Fats are an important part of a healthy diet. All fats are high in energy (kilojoules), and different types of fats have different effects on our bodies, so we also need to watch the type of fats we eat as well as how much we eat.

Saturated fats

Examples of saturated fats - bacon, crossiant, choclate bar, coconut oil, chicken nuggets and sausages

For health, we should be limiting the saturated fats in our diet as they can raise cholesterol levels and increase risk of cardiovascular disease.

We shouldn't cut all fat from our diets, but choose healthy (good) fats high in mono + poly-unsaturated fats to keep our bodies healthy.

What about trans fats?

Trans fats are found both naturally and in manufactured products. The problem with manufactured trans fats is that they behave like saturated fat and can increase cholesterol levels.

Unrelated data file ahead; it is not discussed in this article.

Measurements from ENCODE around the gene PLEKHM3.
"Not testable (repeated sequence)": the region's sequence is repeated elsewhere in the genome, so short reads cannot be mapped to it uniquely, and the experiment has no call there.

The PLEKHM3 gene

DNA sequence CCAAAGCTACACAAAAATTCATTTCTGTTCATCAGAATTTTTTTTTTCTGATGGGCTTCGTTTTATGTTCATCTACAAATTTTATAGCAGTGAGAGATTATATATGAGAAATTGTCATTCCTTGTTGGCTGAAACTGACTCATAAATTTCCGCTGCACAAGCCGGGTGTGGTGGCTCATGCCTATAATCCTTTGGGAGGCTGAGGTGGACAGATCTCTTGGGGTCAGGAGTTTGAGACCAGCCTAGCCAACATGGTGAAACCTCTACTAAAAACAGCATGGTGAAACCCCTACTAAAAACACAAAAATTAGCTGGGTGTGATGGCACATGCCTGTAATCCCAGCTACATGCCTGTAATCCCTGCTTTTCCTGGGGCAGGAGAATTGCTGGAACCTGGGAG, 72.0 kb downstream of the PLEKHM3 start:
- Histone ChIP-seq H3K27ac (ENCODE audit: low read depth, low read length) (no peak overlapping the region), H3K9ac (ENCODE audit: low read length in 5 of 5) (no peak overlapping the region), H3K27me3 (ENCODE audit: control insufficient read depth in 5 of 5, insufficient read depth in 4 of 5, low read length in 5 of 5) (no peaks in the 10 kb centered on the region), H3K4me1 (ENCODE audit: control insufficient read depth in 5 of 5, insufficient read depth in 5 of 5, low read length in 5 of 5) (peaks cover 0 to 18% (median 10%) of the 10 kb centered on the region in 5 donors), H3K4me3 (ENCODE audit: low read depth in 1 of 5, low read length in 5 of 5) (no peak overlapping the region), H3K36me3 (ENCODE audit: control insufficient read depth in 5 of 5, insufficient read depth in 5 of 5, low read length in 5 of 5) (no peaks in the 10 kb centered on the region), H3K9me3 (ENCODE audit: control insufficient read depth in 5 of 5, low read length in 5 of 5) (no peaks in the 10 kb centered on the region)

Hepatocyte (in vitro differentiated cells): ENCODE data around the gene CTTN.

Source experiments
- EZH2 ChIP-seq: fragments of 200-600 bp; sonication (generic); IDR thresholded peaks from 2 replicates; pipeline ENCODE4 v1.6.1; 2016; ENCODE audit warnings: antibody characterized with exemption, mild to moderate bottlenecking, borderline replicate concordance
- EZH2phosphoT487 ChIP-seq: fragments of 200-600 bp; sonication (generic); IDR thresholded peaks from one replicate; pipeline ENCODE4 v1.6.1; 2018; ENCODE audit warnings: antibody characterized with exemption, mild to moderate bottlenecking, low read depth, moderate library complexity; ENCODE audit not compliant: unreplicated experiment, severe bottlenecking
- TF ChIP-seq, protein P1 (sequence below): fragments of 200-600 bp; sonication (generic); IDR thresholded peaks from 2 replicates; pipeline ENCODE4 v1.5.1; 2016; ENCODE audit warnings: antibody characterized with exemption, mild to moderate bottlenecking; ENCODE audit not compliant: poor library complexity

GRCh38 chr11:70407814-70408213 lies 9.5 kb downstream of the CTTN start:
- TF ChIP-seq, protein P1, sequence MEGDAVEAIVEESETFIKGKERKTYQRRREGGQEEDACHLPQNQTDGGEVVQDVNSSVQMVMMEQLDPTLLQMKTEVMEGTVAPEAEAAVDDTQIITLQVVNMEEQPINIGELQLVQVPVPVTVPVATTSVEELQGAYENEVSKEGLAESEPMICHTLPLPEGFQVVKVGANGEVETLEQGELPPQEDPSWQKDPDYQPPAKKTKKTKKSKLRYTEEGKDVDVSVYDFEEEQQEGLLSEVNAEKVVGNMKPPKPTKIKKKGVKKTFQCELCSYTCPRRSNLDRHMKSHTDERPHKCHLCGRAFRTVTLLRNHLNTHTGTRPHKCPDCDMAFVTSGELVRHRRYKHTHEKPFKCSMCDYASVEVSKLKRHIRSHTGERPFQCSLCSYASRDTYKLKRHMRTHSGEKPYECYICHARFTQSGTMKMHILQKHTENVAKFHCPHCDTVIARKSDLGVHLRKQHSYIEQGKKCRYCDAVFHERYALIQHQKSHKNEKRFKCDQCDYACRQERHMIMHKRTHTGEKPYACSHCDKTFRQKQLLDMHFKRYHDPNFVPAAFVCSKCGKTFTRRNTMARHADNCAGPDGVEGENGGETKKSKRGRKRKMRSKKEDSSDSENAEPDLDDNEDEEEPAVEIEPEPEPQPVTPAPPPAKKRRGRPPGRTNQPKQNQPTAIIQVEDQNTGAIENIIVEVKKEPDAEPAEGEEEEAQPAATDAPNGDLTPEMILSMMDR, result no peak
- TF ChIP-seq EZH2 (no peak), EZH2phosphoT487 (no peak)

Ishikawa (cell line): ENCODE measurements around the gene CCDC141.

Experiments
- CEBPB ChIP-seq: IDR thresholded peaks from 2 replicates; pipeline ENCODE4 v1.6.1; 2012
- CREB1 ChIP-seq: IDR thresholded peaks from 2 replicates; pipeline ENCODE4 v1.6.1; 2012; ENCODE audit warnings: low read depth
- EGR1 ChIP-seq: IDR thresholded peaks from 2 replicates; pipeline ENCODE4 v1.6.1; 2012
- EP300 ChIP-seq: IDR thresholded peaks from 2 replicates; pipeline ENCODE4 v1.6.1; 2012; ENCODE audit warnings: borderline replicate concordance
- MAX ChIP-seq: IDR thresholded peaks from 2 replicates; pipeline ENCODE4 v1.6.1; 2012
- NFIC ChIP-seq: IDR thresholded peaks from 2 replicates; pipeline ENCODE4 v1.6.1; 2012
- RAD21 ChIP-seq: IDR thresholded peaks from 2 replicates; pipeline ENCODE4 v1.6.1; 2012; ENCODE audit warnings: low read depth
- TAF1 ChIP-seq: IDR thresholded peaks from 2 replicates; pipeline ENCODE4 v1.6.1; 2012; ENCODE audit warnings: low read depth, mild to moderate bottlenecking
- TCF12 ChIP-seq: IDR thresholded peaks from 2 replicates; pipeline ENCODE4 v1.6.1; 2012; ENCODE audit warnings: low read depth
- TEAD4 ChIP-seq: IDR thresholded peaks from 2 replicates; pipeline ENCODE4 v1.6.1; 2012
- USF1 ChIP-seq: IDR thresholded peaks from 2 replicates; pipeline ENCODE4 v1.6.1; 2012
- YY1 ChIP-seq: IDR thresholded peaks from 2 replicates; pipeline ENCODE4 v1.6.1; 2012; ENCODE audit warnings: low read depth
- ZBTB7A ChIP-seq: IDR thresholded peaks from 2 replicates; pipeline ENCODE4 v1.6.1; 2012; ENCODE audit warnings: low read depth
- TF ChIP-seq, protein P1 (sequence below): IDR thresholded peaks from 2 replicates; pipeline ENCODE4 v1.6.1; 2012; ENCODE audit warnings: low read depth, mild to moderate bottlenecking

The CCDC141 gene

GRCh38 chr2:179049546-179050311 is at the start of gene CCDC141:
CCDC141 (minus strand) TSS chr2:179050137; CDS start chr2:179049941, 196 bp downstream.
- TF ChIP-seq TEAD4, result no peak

Limit these foods to avoid transfats

Examples of trans fats - crisps, pizza, kebab, meat pie, chicken nuggets and potato chips

Best Okay Poor
Total Fat Less than 3g 3 - 10g More than 10g
Sat Fat Less than 1.5g 1.5 - 3g More than 3g

Unsaturated fats

Unsaturated fats (polyunsaturated and monounsaturated fats) lower your cholesterol and provide essential fatty acids which are important for good health.

Polyunsaturated fats are found in foods such as:

Exmaples of polyunsaturated fats - tuna, tahini and sunflower oils

Omega-3 fatty acids belong to this group of good fats. The best source of Omega-3 is oily fish such as tuna, mackerel and salmon.

Monounsaturated fats are found in foods such as:

Examples of monounsaturated fats - nuts, avocado, olive and canola oils